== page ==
Objectives: The incidence of AIDS is increasing at a higher rate among homosexual Asian and Pacific Islanders (API) than white homosexual men in the United States. The number of homosexual API men engaging in unsafe sex is increasing at an alarming rate. HIV risk reduction is urgently needed in this population.
Subjects and methods: We developed and evaluated culturally appropriate brief group counseling with 329 self-identified homosexual API recruited in San Francisco between 1992 and 1994. Participants were randomized into a single, 3-h skills training group or a wait-list control group. The intervention consisted of four components: (1) development of positive self-identity and social support, (2) safer sex education, (3) eroticizing safer sex, and (4) negotiating safer sex. Data were collected at baseline and 3 months after the intervention.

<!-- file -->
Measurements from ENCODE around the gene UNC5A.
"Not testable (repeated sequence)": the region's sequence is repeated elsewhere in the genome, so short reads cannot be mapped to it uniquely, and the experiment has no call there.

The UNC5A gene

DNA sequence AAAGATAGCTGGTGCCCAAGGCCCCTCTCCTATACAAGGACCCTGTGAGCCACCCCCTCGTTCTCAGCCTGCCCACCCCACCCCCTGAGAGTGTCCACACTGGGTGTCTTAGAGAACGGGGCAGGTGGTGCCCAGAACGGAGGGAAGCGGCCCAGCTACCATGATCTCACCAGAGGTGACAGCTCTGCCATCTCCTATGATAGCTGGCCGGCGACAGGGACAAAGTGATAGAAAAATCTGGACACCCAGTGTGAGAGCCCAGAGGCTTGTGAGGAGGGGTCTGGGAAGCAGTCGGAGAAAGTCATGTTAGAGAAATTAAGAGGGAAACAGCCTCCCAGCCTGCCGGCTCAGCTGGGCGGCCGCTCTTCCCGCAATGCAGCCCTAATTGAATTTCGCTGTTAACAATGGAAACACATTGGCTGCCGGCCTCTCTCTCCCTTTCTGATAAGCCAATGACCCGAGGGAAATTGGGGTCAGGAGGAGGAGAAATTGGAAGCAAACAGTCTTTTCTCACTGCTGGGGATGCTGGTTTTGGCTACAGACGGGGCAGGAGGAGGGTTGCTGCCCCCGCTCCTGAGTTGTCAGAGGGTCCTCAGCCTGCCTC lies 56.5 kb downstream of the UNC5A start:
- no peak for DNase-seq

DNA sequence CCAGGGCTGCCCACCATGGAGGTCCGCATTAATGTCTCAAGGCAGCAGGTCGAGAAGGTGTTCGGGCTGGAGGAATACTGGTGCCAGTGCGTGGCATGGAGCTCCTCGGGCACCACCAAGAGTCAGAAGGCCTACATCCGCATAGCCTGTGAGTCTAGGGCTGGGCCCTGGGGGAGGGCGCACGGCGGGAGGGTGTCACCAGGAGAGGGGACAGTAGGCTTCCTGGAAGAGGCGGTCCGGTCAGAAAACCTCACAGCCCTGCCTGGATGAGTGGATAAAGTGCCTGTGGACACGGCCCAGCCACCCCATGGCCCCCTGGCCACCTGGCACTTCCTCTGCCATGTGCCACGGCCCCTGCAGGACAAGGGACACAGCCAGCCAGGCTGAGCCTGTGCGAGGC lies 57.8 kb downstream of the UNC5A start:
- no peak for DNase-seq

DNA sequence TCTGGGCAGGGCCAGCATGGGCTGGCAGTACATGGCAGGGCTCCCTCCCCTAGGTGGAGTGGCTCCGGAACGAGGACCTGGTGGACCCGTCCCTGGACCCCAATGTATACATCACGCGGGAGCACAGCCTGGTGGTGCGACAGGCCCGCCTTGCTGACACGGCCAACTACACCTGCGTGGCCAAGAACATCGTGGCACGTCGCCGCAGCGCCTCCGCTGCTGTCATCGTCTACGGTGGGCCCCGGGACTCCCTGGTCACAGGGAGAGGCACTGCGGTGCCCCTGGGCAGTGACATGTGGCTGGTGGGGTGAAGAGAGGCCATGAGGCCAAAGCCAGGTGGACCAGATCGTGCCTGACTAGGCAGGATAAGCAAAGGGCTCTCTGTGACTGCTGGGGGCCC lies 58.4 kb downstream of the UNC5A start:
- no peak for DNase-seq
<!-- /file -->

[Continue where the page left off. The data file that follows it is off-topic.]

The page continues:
Results: Significant reductions in number of sexual partners were observed among all treatment subjects, regardless of ethnicity (P = 0.003). Treatment decreased the number of partners reported at 3-month follow-up by 46% [95% confidence interval (CI), 28-77]. Chinese and Filipino men further benefited from the intervention: treatment subjects from these two ethnic groups reduced unprotected anal intercourse at follow-up by more than half when compared to their counterparts (odds ratio = 0.41; 95% CI, 0.19-0.89; P = 0.024).
Conclusions: We demonstrated the efficacy of brief group counseling in reducing HIV risk among homosexual API. Cities with significant API populations should adopt culturally tailored skills training as part of HIV prevention strategies for this group of homosexual men.